Accounts of lynching in the United States have primarily focused on violence against African Americans in the South. Ken Gonzales-Day reveals racially motivated lynching as a more widespread practice. His research uncovered 350 instances of lynching that occurred in the state of California between 1850 and 1935. The majority were perpetrated against Latinos, Native Americans, and Asian Americans; more Latinos were lynched in California than were persons of any other race or ethnicity.
An artist and writer, Gonzales-Day began this study by photographing lynching sites in order to document the absences and empty spaces that are emblematic of the forgotten history of lynching in the West. Drawing on newspaper articles, periodicals, court records, historical photographs, and souvenir postcards, he attempted to reconstruct the circumstances surrounding the lynchings that had occurred in the spaces he was photographing. The result is an unprecedented textual and visual record of a largely unacknowledged manifestation of racial violence in the United States. Including sixteen color illustrations, Lynching in the West juxtaposes Gonzales-Day’s evocative contemporary photographs of lynching sites with dozens of historical images.
Gonzales-Day examines California’s history of lynching in relation to the spectrum of extra-legal vigilantism common during the nineteenth century—from vigilante committees to lynch mobs—and in relation to race-based theories of criminality. He explores the role of visual culture as well, reflecting on lynching as spectacle and the development of lynching photography. Seeking to explain why the history of lynching in the West has been obscured until now, Gonzales-Day points to popular misconceptions of frontier justice as race-neutral and to the role of the anti-lynching movement in shaping the historical record of lynching in the United States.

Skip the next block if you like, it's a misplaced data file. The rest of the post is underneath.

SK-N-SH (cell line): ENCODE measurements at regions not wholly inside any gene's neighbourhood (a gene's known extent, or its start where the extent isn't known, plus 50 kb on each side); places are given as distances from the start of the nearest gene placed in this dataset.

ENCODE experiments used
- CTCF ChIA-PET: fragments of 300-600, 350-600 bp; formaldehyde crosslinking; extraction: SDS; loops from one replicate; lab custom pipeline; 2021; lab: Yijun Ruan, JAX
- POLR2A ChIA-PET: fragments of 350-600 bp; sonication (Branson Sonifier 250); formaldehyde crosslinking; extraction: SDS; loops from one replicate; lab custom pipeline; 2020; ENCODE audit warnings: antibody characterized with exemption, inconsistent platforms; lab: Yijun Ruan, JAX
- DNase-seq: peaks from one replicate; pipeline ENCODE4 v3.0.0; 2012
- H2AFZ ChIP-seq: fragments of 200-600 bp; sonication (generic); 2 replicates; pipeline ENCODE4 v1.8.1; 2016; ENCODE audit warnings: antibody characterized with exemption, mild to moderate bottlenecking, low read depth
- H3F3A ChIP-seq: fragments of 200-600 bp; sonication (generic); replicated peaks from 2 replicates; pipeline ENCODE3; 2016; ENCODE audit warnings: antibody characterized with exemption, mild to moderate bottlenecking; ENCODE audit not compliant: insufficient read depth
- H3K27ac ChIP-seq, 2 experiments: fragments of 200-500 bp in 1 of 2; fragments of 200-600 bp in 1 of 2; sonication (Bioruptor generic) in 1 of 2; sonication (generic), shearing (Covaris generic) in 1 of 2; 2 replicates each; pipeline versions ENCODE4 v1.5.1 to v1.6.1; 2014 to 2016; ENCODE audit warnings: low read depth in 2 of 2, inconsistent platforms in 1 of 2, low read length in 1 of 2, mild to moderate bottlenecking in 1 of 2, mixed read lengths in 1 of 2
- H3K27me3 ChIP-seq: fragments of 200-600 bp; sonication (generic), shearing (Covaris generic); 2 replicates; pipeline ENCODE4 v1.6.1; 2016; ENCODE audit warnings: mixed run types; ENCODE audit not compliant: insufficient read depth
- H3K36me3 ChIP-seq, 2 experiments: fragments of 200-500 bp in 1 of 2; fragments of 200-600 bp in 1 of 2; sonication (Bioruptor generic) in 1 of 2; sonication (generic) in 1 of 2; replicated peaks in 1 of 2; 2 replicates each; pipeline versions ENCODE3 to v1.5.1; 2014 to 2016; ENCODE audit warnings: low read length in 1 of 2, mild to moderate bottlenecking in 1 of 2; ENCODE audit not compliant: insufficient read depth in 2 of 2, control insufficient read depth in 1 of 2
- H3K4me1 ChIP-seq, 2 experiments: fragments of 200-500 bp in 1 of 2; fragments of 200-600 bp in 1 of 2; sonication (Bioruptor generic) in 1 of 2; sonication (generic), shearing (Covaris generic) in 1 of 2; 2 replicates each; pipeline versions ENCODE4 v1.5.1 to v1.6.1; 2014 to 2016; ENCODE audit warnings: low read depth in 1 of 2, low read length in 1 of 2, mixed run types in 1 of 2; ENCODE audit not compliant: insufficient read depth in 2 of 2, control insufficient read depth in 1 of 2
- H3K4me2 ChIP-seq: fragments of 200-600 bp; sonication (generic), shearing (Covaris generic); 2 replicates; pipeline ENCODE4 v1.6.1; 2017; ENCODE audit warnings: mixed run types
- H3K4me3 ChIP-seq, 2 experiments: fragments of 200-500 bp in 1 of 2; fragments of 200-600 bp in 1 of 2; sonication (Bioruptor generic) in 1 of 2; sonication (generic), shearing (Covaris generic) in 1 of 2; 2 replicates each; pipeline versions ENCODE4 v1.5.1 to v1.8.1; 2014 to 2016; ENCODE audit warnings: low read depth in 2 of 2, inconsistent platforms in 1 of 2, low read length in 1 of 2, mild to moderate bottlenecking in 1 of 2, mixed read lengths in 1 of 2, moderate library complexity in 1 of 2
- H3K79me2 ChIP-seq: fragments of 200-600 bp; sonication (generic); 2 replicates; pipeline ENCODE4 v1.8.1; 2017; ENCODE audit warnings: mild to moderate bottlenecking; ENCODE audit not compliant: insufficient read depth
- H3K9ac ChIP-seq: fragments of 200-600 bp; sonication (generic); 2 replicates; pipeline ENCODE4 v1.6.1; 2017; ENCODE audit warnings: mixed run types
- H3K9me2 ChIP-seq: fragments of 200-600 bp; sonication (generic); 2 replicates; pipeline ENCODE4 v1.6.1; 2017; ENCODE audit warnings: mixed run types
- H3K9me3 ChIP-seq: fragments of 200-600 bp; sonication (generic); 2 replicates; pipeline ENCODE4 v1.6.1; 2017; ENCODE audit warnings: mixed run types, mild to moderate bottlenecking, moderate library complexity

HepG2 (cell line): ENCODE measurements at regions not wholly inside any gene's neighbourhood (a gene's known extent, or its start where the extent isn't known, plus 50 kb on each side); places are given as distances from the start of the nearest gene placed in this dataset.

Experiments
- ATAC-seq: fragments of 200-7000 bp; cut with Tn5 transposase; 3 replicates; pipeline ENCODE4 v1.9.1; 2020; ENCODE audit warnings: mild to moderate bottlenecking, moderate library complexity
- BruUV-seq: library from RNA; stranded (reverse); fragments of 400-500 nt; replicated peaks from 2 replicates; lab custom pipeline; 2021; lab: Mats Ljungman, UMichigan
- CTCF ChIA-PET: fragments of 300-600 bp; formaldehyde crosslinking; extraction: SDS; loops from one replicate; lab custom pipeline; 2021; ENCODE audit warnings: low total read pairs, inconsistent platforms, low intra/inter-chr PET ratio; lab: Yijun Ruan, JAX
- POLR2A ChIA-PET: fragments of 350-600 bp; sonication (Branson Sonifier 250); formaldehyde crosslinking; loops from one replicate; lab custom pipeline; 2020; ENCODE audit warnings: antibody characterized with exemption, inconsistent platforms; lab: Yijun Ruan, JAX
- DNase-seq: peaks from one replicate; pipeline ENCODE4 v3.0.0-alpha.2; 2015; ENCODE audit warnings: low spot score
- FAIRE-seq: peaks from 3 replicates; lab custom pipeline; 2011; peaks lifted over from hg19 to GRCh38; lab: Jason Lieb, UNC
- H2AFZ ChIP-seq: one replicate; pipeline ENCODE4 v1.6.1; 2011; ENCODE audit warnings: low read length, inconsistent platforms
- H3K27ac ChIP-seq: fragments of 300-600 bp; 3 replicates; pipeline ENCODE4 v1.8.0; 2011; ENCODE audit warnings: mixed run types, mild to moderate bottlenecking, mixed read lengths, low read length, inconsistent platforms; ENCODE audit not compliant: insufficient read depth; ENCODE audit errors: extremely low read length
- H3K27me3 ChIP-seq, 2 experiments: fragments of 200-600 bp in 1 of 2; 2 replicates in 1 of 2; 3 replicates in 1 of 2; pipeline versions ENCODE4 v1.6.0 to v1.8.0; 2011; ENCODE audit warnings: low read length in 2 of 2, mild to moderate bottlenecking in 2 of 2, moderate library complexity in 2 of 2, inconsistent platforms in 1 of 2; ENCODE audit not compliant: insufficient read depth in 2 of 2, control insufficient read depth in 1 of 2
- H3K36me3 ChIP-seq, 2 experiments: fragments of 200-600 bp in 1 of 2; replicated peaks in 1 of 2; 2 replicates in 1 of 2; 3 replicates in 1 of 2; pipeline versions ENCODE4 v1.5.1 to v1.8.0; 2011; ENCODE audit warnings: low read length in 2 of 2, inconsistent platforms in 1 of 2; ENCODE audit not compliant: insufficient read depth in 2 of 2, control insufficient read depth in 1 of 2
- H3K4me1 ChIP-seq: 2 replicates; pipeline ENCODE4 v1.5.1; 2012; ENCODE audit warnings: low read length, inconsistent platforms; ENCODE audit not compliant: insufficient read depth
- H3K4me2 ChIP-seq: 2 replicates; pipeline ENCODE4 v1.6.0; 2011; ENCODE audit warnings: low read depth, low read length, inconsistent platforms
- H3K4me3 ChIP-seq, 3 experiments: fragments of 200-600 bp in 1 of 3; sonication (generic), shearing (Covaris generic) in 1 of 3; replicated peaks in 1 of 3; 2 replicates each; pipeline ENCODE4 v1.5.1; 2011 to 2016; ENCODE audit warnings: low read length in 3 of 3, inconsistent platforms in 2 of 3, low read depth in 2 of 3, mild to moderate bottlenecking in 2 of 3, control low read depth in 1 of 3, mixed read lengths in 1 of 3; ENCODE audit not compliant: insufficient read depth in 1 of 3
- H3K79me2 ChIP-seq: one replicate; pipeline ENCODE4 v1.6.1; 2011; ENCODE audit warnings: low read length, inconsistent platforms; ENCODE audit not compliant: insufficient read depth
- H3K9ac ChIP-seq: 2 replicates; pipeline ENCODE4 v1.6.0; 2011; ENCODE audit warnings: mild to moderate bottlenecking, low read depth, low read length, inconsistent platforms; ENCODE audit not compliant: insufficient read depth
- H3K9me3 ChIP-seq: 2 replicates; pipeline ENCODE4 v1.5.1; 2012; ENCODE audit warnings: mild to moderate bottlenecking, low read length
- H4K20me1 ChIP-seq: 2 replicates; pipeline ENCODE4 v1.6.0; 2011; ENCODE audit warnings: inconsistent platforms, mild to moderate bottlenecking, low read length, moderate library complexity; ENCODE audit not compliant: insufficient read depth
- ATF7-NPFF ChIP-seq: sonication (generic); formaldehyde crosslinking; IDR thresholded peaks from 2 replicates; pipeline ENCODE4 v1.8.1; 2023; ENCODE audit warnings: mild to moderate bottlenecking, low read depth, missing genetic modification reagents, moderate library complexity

Historians and novelists alike have described the vigilantism that took root in the gold-mining communities of Montana in the mid-1860s, but Mark C. Dillon is the first to examine the subject through the prism of American legal history, considering the state of criminal justice and law enforcement in the western territories and also trial procedures, gubernatorial politics, legislative enactments, and constitutional rights.
Using newspaper articles, diaries, letters, biographies, invoices, and books that speak to the compelling history of Montana’s vigilantism in the 1860s, Dillon examines the conduct of the vigilantes in the context of the due process norms of the time. He implicates the influence of lawyers and judges who, like their non-lawyer counterparts, shaped history during the rush to earn fortunes in gold.
Dillon’s perspective as a state Supreme Court justice and legal historian uniquely illuminates the intersection of territorial politics, constitutional issues, corrupt law enforcement, and the basic need of citizenry for social order. This readable and well-directed analysis of the social and legal context that contributed to the rise of Montana vigilante groups will be of interest to scholars and general readers interested in Western history, law, and criminal justice for years to come.